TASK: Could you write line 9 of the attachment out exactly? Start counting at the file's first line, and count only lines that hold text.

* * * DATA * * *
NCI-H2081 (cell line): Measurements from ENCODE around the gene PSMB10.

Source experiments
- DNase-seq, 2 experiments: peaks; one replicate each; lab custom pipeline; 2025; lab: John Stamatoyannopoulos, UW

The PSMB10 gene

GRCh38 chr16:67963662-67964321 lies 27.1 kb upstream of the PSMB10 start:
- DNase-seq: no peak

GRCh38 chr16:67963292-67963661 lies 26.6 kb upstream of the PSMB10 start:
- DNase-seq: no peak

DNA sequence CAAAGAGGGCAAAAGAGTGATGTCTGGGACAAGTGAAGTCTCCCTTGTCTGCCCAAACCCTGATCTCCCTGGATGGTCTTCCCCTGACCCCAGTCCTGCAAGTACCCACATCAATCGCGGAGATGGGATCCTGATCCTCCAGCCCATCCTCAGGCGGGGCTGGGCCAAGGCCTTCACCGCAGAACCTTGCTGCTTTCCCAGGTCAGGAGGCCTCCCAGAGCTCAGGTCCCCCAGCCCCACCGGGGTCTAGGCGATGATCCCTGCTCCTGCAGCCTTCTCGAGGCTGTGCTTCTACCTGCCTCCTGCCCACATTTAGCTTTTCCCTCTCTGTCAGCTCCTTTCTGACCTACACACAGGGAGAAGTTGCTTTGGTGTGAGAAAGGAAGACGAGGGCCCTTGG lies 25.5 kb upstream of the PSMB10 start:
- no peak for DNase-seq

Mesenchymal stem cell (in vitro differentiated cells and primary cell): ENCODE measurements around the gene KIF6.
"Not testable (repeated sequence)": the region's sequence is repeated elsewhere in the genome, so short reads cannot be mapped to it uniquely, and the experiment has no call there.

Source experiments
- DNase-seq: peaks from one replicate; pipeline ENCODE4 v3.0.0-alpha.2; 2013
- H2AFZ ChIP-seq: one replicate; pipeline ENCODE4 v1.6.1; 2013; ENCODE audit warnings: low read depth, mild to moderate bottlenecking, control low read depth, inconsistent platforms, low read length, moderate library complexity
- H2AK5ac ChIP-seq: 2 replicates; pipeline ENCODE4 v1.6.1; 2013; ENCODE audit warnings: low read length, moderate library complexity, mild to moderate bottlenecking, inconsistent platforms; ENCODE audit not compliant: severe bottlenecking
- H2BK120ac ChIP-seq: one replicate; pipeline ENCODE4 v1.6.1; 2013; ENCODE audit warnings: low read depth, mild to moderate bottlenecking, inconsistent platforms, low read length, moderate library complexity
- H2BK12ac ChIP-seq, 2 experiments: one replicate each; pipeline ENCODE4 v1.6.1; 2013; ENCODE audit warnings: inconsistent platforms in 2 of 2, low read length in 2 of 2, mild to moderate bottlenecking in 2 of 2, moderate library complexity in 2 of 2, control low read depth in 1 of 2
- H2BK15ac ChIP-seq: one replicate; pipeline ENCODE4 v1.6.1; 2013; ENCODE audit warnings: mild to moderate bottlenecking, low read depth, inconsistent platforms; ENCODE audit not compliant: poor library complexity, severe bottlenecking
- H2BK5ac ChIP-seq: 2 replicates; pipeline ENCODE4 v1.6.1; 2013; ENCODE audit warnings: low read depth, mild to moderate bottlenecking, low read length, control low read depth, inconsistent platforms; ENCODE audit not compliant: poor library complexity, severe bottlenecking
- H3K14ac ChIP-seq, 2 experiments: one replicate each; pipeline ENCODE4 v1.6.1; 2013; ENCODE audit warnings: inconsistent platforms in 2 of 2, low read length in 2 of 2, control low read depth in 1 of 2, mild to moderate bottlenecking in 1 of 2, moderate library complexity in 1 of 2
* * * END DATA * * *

DNA sequence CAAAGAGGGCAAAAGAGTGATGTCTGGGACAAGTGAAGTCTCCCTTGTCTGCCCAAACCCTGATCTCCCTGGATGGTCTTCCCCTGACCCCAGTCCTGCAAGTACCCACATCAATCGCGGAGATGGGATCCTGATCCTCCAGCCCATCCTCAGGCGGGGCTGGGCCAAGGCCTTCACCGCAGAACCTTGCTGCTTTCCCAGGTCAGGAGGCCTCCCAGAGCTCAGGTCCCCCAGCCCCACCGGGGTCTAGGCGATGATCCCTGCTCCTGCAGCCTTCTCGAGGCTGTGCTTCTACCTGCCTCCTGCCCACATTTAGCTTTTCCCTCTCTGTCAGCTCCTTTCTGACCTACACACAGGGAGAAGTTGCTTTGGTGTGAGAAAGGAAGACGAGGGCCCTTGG lies 25.5 kb upstream of the PSMB10 start: